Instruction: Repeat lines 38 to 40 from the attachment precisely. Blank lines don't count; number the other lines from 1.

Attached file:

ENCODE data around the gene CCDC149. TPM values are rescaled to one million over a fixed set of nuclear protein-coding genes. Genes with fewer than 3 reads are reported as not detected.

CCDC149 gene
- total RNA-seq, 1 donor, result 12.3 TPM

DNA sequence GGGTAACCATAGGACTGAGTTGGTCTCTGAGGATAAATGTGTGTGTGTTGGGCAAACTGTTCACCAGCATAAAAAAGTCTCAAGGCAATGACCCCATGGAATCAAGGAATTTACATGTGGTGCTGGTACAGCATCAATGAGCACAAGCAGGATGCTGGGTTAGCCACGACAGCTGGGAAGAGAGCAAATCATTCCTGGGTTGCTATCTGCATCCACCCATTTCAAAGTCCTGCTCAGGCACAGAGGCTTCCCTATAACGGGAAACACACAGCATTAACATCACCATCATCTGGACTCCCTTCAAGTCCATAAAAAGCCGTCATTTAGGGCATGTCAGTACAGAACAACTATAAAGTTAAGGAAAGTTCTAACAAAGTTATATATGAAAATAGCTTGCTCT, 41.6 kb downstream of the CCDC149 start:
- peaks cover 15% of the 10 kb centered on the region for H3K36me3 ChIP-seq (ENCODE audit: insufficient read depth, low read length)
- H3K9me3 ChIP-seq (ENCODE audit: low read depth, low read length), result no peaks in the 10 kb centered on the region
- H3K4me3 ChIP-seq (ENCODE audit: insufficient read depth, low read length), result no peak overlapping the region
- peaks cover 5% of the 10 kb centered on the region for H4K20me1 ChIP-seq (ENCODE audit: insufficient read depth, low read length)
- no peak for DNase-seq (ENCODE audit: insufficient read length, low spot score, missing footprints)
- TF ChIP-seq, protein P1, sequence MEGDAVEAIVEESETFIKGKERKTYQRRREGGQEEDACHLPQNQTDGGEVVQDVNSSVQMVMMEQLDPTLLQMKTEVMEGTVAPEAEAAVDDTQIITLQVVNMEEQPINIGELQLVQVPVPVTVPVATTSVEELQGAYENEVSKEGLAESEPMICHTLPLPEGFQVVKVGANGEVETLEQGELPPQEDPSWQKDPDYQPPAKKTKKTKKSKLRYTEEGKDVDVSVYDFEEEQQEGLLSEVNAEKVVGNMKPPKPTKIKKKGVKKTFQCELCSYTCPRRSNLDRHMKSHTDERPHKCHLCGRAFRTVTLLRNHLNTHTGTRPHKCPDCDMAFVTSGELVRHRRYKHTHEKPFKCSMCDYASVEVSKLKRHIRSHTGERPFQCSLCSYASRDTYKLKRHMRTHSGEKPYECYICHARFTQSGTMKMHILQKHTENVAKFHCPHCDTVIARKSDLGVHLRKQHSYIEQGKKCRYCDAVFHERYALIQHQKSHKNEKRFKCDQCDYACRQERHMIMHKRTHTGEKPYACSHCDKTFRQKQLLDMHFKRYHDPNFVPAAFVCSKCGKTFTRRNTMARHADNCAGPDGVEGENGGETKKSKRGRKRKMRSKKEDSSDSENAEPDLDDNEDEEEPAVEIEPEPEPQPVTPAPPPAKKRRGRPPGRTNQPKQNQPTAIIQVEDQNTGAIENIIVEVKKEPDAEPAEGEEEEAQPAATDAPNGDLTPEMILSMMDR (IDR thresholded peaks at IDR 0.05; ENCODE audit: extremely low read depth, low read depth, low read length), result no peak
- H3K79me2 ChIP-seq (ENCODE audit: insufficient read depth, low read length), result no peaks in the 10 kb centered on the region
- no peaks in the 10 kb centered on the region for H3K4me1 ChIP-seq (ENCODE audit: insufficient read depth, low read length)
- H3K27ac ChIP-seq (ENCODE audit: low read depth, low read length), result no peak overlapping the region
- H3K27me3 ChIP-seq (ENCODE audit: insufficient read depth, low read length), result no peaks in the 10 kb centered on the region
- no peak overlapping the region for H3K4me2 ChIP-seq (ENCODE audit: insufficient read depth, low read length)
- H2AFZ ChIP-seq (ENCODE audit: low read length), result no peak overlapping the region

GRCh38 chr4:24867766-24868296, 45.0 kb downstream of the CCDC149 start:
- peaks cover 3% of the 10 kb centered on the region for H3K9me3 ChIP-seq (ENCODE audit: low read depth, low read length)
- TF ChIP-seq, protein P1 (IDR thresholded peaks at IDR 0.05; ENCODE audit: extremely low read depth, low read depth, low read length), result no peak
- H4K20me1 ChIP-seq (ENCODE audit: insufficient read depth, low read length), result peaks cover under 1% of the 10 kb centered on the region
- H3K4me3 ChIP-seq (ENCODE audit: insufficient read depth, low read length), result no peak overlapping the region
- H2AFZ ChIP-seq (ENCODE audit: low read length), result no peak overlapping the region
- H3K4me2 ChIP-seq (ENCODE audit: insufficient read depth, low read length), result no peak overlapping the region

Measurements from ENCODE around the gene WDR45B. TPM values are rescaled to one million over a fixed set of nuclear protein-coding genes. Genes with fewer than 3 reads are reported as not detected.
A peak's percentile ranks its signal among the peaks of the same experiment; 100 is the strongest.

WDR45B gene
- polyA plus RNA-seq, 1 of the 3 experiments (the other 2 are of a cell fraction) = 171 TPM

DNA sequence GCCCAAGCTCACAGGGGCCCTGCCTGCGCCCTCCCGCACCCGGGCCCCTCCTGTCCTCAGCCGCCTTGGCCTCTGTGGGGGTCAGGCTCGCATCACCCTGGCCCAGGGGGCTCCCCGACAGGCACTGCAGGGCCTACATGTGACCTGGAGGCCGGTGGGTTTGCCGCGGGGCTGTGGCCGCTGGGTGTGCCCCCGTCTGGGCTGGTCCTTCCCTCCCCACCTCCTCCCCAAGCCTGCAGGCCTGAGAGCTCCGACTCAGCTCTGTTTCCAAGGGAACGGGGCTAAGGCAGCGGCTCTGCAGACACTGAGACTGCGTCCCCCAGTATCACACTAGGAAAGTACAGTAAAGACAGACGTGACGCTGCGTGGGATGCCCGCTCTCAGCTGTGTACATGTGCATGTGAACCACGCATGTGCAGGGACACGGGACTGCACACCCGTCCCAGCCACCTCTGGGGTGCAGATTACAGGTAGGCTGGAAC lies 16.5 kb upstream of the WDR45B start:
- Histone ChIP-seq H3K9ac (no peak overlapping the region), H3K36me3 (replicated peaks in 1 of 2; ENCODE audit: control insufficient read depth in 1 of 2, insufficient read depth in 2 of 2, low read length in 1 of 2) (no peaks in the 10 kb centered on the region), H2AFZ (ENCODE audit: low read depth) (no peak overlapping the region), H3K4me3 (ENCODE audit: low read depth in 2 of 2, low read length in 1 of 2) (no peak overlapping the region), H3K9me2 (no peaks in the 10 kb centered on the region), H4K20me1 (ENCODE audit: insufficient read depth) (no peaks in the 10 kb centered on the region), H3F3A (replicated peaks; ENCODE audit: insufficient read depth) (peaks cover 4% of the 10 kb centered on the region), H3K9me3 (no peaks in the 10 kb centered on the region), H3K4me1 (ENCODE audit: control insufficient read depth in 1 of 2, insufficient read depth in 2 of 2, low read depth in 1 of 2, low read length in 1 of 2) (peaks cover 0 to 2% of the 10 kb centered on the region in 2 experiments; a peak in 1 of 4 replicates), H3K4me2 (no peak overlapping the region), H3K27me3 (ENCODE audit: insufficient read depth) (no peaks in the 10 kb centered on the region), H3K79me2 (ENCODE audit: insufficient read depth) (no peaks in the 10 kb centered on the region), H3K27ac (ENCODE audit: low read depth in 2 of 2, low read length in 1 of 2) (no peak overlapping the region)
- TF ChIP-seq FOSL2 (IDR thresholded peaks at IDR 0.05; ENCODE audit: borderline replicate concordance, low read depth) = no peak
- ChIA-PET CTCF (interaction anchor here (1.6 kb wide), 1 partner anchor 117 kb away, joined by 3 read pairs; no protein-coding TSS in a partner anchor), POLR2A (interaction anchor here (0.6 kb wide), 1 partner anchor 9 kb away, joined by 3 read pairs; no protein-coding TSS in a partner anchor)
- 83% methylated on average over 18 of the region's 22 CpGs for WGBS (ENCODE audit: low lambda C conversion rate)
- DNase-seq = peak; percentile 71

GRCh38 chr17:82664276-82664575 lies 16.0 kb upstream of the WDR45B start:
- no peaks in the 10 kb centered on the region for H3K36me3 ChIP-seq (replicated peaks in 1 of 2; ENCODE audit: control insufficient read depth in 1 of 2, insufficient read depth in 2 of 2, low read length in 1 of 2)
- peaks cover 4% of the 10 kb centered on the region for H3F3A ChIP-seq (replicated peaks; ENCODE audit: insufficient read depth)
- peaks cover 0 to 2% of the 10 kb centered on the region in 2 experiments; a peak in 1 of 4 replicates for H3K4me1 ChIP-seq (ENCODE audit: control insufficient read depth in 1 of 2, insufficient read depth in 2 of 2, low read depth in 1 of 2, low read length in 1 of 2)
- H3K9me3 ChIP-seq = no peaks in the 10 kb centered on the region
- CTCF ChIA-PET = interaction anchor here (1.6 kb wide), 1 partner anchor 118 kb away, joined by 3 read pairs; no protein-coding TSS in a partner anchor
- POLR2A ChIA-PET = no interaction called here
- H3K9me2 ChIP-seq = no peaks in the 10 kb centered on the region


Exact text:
- H3K9me3 ChIP-seq = no peaks in the 10 kb centered on the region
- CTCF ChIA-PET = interaction anchor here (1.6 kb wide), 1 partner anchor 118 kb away, joined by 3 read pairs; no protein-coding TSS in a partner anchor
- POLR2A ChIA-PET = no interaction called here